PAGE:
‘We Will Rock You’ quicker than you can say “Bohemian”

by Samantha Taylor

Image from nowt2do.co.uk

In the future, around 300 years from now, globalisation has conquered on a planet that was once called Earth. Real music is dead and everyone is identical. An army of clones who wear the same outfits, have the same hairstyles, like the same films, and think exactly the same things inhabit the place that was once free. But what if you don’t want to be like all the rest?

Welcome to the world of We Will Rock You: a smash-hit rock and roll musical based on the songs of the almighty Queen. The name isn’t just a title, it’s a promise. And a promise well kept.

Bursting onto the stage of the Edinburgh Playhouse on a chilly post-winter evening, the cast of the West End sensation look sure to warm-up the crowd quicker than you can say “Bohemian”.

Before the beginning of the play, the announcer declares that a few of the night’s cast members will not be on stage and will instead be replaced by their under-studies. This news doesn’t hinder the spirits of the crowd; they’ve come to here to be entertained and nothing could put them down.

Immediately captivating the audience, a massive screen lights up above the stage and begins rolling through a brief history of music and introduces tonight’s story. The discovery of the Beatles, the cancelling of Top of the Pops and the day that ‘Simon Cowell from hell’ ruined music are just some of the legends that flash before your eyes before being told of ‘Radio One’s last broadcast of non-computer generated music’ and the day that globalisation became complete.

The screen fades to stars and setting the scene is the ensemble, a group depicting the world’s race of genetic copies: the ‘Ga Ga girls’ and the boys from the ‘Boy Zone’. They immediately launch into the classic ‘Radio Ga Ga’ presenting Planet Mall in their very own Ga Ga World.

We’re introduced to the character of Galileo, who tonight is played by Patrick George. He is a dreamer, a ‘poor boy from a poor family’ and he sees song lyrics and images from the past in his head. Legend has it that young Galileo, along with his ‘chick’ Scaramouche will be the ones to save the world from this dystopian way of life.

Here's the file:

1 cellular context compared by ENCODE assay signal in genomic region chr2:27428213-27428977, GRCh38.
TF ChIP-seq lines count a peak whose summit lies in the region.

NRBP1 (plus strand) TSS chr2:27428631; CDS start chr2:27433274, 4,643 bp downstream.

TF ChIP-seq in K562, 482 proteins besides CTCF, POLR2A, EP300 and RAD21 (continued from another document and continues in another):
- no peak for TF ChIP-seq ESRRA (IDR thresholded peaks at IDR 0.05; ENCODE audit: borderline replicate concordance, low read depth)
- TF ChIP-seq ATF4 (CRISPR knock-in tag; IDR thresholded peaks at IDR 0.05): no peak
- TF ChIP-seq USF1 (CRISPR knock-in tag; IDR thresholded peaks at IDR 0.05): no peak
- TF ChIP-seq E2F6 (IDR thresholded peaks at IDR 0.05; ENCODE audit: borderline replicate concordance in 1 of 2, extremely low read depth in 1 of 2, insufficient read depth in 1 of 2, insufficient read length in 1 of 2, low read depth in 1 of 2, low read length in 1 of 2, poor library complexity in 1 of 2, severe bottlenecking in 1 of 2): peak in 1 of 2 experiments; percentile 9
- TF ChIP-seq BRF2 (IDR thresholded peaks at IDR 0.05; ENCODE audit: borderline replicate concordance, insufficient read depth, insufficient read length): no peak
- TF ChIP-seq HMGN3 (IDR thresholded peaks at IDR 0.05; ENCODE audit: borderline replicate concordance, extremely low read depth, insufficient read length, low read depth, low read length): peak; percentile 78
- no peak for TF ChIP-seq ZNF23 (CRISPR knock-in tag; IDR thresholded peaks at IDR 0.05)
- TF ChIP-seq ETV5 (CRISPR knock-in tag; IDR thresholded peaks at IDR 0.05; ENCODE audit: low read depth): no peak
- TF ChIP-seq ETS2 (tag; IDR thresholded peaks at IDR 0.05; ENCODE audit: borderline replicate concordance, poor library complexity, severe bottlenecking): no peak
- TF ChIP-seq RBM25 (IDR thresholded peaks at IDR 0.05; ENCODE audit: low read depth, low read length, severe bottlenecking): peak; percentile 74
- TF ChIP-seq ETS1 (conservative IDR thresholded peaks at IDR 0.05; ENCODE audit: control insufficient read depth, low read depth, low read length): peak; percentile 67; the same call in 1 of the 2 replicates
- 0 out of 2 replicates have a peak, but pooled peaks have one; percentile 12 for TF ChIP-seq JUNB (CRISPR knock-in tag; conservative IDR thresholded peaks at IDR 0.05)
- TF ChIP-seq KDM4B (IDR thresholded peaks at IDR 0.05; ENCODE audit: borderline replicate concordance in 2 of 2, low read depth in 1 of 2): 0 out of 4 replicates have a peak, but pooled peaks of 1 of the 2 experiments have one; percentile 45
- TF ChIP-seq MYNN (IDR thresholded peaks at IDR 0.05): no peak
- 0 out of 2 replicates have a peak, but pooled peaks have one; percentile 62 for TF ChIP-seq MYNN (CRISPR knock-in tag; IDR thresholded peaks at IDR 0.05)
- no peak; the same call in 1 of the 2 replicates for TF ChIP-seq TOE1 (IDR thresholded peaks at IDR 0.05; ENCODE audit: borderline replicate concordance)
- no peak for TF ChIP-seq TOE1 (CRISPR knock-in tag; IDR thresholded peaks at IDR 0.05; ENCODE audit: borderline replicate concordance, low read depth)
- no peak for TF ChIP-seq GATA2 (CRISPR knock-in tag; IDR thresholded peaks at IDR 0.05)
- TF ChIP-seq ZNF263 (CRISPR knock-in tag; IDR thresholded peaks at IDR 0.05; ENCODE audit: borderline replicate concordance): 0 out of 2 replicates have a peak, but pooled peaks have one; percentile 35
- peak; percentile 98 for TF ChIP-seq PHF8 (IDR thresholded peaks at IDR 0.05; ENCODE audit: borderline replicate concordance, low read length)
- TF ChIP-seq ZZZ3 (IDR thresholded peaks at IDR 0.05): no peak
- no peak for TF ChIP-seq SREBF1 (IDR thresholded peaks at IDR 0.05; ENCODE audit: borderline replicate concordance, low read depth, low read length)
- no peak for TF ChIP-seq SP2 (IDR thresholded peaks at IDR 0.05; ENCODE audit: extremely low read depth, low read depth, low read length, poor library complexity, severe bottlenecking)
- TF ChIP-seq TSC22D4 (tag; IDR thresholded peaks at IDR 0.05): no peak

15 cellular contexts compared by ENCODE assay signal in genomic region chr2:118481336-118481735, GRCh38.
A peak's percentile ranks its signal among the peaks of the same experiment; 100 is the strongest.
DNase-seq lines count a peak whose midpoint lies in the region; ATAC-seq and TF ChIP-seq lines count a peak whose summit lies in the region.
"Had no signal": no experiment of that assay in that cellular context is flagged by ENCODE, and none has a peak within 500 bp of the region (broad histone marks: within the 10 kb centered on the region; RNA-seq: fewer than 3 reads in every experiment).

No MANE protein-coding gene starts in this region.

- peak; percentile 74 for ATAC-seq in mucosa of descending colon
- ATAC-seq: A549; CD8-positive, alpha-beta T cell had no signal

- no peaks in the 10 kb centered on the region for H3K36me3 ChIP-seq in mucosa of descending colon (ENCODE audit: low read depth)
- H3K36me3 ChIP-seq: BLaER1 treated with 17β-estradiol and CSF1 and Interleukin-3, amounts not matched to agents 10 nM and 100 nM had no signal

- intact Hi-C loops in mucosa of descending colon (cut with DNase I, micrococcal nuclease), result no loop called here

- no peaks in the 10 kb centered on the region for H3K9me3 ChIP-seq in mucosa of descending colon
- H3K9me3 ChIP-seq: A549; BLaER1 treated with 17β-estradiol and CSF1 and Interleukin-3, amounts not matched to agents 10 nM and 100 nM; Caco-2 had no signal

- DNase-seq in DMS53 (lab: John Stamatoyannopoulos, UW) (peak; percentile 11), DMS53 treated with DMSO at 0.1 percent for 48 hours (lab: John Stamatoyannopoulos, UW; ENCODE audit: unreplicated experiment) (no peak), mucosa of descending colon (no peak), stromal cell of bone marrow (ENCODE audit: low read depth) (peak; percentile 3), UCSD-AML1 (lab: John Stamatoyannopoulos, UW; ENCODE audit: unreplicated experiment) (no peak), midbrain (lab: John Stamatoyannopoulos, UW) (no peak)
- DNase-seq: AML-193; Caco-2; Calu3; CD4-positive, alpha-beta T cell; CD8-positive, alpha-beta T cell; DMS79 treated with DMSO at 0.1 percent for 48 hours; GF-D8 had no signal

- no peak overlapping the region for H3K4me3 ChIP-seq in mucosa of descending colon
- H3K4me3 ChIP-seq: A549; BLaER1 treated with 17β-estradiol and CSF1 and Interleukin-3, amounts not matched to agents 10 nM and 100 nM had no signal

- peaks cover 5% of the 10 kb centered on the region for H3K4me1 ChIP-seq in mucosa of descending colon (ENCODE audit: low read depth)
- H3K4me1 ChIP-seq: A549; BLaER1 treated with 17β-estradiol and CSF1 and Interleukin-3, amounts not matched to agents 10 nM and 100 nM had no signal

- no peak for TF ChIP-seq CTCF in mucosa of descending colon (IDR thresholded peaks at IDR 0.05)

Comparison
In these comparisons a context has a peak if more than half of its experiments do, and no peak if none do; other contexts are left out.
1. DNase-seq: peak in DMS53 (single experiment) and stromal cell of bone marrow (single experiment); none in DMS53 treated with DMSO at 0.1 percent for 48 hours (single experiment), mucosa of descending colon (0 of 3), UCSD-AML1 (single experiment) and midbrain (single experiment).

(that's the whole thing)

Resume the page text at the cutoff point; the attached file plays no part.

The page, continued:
They embark upon a perilous but playful journey, outrunning the dreaded Ga Ga cops and their Killer Queen, and making friends with the rebellious group of Bohemians who believe that somewhere, buried on Planet Mall, is the mighty axe, an instrument of a great and hairy guitar god. Together they seek the prize which will revive rock and roll.

This is a show that would appeal to rock fans and musical goers alike. The perfect combination of Queen’s greatest hits and the captivating storyline means it’s impossible to be disappointed. From ‘I Want to Break Free’ to the finale with the title song ‘We Will Rock You’, you can’t help but tap your toes or nod your head. Guaranteed by the end you’ll be on your feet dancing.

The comical but compelling characters made the show. Patrick George, who was standing in for Michael Salvon, created a unique and lovable character in Galileo. His singing voice was something to be admired and his relationship with on-stage love Scaramouche, played by Sarah French-Ellis, was flawlessly authentic.

The part of Britney Spears, which was played by Wayne A. Robinson, was the highlight of the evening. He perfectly entwined humour with heroism and it became impossible not to fall in love with him.

Staying in the background but helping to make the show a success was the band. They played a note-perfect set which rocked the background of the singers’ superb voices, making the walls vibrate and beating straight into your heart.

The musical, written by English comedian and author Ben Elton and Queen members Brian May and Roger Taylor, certainly did not disappoint. The tongue-in-cheek story and the numerous Queen songs left the audience in wonder and begging for more.

Unsurprisingly, it has gained standing ovations every evening and this wasn’t any different. Walking back into the cold night air after the last note of the Bohemian Rhapsody, you couldn’t help but keep the warmth of what you’ve just seen: something special.